In the reboot, voiced by Amanda Leighton, the 2016 version of Blossom is once again depicted as the leader of the Team. Her appearance is similar to her original counterpart with the exception of her bow, which is more rounded. She loves organization and hates when things are messy and out of order. She has a perfect attendance record and is an overachiever. She can be stubborn at times, but still comes through. She also has ice breath like her 1998 counterpart. Her trail is bright pink with little squares. Her unique abilities are: Ice breath, genius-level intelligence, microscopic vision, natural leadership skills, and intuitive aptitude. She also can project bright pink energy and manipulate it into various household and office items; an ability her 1998 counterpart in the original show does not possess.

Bubbles[edit]

Bubbles (voiced by Tara Strong in the series, Emma Tate in the British dub and by Kath Soucie in the What a Cartoon! episodes) is the cute and sensitive one. Her personality ingredient is "sugar", her signature color is blue, and she has blonde hair in pigtails. She was named for her "bubbly" personality. Bubbles is seen as kind and very sweet but she is also capable of extreme rage and can fight monsters just as well as her sisters can. Her best friend is a stuffed octopus doll she calls "Octi", and she also loves animals. She exhibits the ability to both understand multiple languages and communicate with various animals (squirrels, cats, monsters), and her unique power is emitting supersonic waves with her voice. [4]

In Powerpuff Girls Z the anime version of Bubbles is named as Miyako Gōtokuji (豪徳寺 みやこ Gōtokuji Miyako) / Rolling Bubbles (ローリング・バブルス Rōringu Baburusu) in the original Japanese version while she is still named Bubbles in the English dubbed version. She is depicted as the second member of the Powerpuff Girls Z team who uses a bubble wand as her signature weapon. Compared to her original counterpart, who is known for being the most childish of the three, Bubbles is comparatively mature and often acts as the mediator in many situations and tries to calm her teammates down when in such situations. However, she is the ditziest member of the team, often appearing a bit clueless, and doesn't seem to understand her powers completely, along with a few other things. She is also very polite and always uses honorifics at the end of names and ends most of her sentences with "desu wa". She is more concerned with shopping, her appearance and her outfits, and perhaps because of this, she seems to be very popular among her male classmates. While she seems oblivious to the many boys that love her, she's already in love with a boy named Cody, a boy on whom she has had a crush ever since she was six years old. She retains her hairstyle during the reimagining, but her pigtails are slightly longer, and curl into ringlets. She also uses curlers (3 balls on each pigtail) when going to bed. Like her American counterpart Bubbles is a compassionate, gentle and innocent character, possessing a love for animals and her favorite doll, Octi (her American counterpart has the same octopus doll of the same name). She is represented by bubbles. Voiced by: Nami Miyahara (Japanese); Maryke Hendrikse (English)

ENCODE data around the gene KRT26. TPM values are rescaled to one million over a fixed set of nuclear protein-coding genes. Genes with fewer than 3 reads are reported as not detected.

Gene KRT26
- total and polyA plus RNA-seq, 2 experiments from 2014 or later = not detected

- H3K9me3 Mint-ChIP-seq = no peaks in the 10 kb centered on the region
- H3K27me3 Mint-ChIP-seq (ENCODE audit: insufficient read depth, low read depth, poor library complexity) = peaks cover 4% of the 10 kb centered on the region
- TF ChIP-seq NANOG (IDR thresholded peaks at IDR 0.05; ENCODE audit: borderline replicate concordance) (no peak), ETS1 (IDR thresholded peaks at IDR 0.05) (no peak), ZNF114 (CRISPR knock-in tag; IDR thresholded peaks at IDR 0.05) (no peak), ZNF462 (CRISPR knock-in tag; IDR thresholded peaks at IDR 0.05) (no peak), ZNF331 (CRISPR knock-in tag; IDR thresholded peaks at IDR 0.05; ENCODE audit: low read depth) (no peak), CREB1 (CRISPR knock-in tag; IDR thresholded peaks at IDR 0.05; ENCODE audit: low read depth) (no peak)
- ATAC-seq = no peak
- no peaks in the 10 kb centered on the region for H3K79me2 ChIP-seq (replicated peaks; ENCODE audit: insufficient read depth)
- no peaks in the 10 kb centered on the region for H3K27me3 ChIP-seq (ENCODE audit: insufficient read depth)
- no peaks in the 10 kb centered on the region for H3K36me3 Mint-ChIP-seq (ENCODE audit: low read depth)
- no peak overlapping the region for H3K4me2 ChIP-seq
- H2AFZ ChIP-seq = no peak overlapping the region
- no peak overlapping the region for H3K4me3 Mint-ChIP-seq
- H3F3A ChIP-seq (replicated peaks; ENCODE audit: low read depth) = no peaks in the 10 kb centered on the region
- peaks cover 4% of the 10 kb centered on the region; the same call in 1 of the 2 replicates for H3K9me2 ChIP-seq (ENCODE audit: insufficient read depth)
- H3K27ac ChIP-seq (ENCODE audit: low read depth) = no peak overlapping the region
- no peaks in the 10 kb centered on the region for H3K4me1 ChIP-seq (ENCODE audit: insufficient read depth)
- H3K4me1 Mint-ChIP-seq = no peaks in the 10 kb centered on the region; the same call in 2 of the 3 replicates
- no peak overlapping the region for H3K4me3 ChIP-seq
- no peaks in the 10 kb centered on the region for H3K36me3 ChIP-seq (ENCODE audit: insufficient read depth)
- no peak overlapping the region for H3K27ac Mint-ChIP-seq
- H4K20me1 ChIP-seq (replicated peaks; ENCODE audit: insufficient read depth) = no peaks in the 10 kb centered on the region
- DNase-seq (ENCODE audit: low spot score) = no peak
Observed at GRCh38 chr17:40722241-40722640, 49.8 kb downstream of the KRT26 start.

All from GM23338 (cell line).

In the reboot voiced by Kristen Li, the 2016 version of Bubbles has blonde hair and two pigtails just like her original counterpart, except with new blue hair ties and the pigtails being set slightly higher-up than previously. Bubbles is an animal lover like her 1998 counterpart and usually tries to save the day the nice way. Like her 1998 counterpart, she can be a bit naive but can also get angered very easily. When in bed she has Octi by her side. Her trail is blue with little circles. In "Viral Spiral", she is shown to have talent with computers and can even create and program her own video games which have become extremely popular among the children in Townsville, including her sisters. Her special abilities include: Animal telepathy, animal empathy, zoolingulism, sound manipulation, sonic waves, sonic blasts, vocal mimicry, hypnotic singing, and multilingualism. She also can project bright blue energy and manipulate it into various animals due her love for them; an ability her 1998 counterpart in the original show does not possess.

Buttercup[edit]

Buttercup (voiced by E. G. Daily in the What a Cartoon! episodes and the series and Jo Wyatt in the British dub) is the toughest of the three. Her personality ingredient is "spice", her signature color is green, and she has short black hair in a flip. She is a fun-loving tomboy who loves to get dirty, fights hard and plays rough; she does not plan and is all action.[4] Buttercup is the only Powerpuff Girl without a unique super power (aside from being able to curl her tongue as shown in the episode "Nuthin' Special").[5] McCracken originally wanted to name the character "Bud" until a friend suggested the name Buttercup.[6] According to The Powerpuff Girls Movie, Buttercup really dislikes the name she was given and developed her surly personality at that point.